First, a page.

imageThere is little doubt that Diana Spencer’s step-grandmother, Barbara Cartland, influenced her greatly with respect to notions of love and romance. Cartland romance novels were plentiful after Diana’s father, Earl Spencer, married Cartland’s daughter, Raine in 1976.


Nevertheless, Cartland famously quipped at the time of her step-granddaughter’s engagement in 1981 that Diana would “reign forever as the queen of love.”  When, however, the marriage had failed, Dame Barbara allegedly said of Diana in 1996, ‘She never really understood men. Of course, you know where it all went wrong. She wouldn’t do oral sex.”


But in April 1981 the story was thus;

Barbara Cartland, the flamboyant queen of the romantic novel, is about to acquire a genuine royal connection. But with a reticence that has seldom been a feature of her long and remarkable career, Miss Cartland has resolved to say nothing about the coming marriage of her step-granddaughter, Lady Diana Spencer, to Prince Charles.


Well, almost nothing. ”You see, my dear, they’ll all die of fury if I say anything about it,” the 79-year-old novelist explained over a sumptuous afternoon tea at her 400-acre estate just north of London. ”After all, I’m the only one who’s got anything to sell, and I don’t want people to say, ‘Look there, she’s just clinging to the royal bandwagon.”


24 Books in a Year

An energetic one-woman romance industry, Barbara Cartland does indeed have things to sell. Her basic work is books – she wrote 24 last year, mostly romantic novels with a single basic plot. At the moment, she is at work on her 305th book. With 150 million copies of her books sold in more than a dozen languages, she is already one of the largest-selling authors in the world.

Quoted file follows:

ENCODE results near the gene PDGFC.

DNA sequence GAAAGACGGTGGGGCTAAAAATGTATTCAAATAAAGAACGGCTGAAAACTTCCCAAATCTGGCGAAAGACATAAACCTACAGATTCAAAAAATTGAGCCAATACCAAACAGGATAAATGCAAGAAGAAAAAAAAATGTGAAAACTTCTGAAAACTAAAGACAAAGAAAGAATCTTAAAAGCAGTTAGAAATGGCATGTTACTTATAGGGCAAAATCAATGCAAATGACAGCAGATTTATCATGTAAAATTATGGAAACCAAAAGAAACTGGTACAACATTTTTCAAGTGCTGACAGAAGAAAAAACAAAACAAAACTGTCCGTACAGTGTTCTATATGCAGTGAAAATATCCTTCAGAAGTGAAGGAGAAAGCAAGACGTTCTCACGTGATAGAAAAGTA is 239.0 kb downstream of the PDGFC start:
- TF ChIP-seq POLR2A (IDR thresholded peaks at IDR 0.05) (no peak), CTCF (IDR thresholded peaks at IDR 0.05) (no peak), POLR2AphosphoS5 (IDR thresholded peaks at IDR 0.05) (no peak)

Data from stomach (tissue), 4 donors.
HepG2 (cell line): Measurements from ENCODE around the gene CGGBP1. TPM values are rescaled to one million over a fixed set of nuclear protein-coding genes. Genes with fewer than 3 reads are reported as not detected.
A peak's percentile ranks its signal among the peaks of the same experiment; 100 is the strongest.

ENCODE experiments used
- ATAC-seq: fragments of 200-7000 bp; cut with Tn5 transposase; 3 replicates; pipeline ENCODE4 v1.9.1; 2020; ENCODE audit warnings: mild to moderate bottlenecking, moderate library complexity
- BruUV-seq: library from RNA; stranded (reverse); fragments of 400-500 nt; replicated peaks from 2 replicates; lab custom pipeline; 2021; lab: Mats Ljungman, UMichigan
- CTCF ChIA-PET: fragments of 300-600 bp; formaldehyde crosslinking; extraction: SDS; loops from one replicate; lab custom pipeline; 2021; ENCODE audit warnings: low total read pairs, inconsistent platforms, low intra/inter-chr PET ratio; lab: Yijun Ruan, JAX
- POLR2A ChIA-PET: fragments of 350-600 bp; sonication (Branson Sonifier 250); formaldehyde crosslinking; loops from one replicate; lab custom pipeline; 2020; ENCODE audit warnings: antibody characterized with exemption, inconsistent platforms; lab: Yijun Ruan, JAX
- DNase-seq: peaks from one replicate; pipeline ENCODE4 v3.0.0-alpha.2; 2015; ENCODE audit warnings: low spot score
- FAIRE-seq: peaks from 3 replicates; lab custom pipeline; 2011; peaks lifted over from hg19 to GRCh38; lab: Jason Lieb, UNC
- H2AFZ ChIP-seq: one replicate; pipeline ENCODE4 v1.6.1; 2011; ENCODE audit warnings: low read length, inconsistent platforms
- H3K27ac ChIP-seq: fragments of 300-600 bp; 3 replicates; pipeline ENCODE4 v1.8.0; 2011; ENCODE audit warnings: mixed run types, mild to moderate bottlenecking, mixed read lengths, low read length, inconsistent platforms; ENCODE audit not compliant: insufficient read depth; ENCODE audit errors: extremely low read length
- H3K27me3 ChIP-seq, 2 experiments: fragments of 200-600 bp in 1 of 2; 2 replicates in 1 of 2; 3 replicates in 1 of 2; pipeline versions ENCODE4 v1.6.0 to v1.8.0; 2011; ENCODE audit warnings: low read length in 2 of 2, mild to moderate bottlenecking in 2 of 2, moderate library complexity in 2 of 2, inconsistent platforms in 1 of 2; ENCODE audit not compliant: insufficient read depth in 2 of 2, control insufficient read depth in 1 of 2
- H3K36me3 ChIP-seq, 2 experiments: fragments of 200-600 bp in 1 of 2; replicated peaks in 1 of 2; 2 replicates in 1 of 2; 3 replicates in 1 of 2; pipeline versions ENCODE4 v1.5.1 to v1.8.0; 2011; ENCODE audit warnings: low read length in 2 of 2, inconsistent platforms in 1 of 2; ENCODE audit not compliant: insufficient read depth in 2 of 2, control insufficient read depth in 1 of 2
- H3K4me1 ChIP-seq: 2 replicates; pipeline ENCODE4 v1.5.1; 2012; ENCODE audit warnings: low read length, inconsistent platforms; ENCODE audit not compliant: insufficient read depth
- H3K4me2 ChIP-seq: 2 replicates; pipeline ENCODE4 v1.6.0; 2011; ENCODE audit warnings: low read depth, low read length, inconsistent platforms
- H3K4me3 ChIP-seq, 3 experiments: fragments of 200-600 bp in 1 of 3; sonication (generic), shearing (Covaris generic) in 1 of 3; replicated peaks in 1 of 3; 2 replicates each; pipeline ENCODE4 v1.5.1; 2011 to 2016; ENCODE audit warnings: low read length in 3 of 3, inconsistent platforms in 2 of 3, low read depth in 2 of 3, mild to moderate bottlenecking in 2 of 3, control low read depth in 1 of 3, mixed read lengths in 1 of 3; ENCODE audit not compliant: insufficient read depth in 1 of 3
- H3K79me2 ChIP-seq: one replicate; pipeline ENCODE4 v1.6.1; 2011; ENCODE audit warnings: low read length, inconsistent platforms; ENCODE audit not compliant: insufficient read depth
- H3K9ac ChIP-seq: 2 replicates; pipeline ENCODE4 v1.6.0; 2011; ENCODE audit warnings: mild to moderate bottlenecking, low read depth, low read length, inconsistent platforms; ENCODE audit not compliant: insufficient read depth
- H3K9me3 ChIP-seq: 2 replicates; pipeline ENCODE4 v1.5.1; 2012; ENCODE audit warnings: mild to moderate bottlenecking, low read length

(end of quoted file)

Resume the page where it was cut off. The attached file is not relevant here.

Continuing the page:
Lately, concentrating on the United States market, she has branched out into curtains, sheets and wallpaper (”Decorating with love,” the advertisements call it); a monthly magazine, Barbara Cartland’s World of Romance, published in New York; a romantic comic strip appearing in 52 American newspapers and, in association with British Airways, a package of ”romantic tours” to India, Britain and half a dozen other countries. (”I find Rome has an atmosphere of age, spiritual ecstasy and love which is different from any other place I know,” she declares characteristically in the brochure advertising Italy.)


Just Like One of Her Books

Barbara Cartland’s daughter, Raine, is married to the eighth Earl Spencer, Lady Diana’s father. In one of the five autobiographies that Miss Cartland has written, she describes the way Raine broke the news in 1976 that she had decided to leave her first husband, the Earl of Dartmouth, and marry Earl Spencer, who had divorced Lady Diana’s mother seven years earlier:


”It is just like one of your books, Mummy. I am wildly in love and there is nothing anyone can do about it.” When Miss Cartland herself was in her 30’s, she divorced Raine’s father, Alexander McCorquodale, and married his first cousin, Hugh McCorquodale. Does she still keep in touch with the family that both her husbands came from? ”No, I never liked the McCorquodales very much, and they didn’t like me because, you see, in those days people didn’t have divorces. They were furious that I married again into the family, but I was terribly happy with my second husband. We had 27 years together before he died.”

image Miss Cartland’s family connection with Lady Diana, it is whispered in the upper strata of British society, is the only thing about the future princess’s background that is not absolutely top drawer.

Barbara Cartland, with her bouffant halo of platinum hair, her extravagantly long false eyelashes and her limitless talent for self promotion, seems far from the pattern of the English Establishment grandmother, and monarchy-baiters are already speculating delightedly about how she will get along at the July 29 wedding with the ever staid and conservative royal family.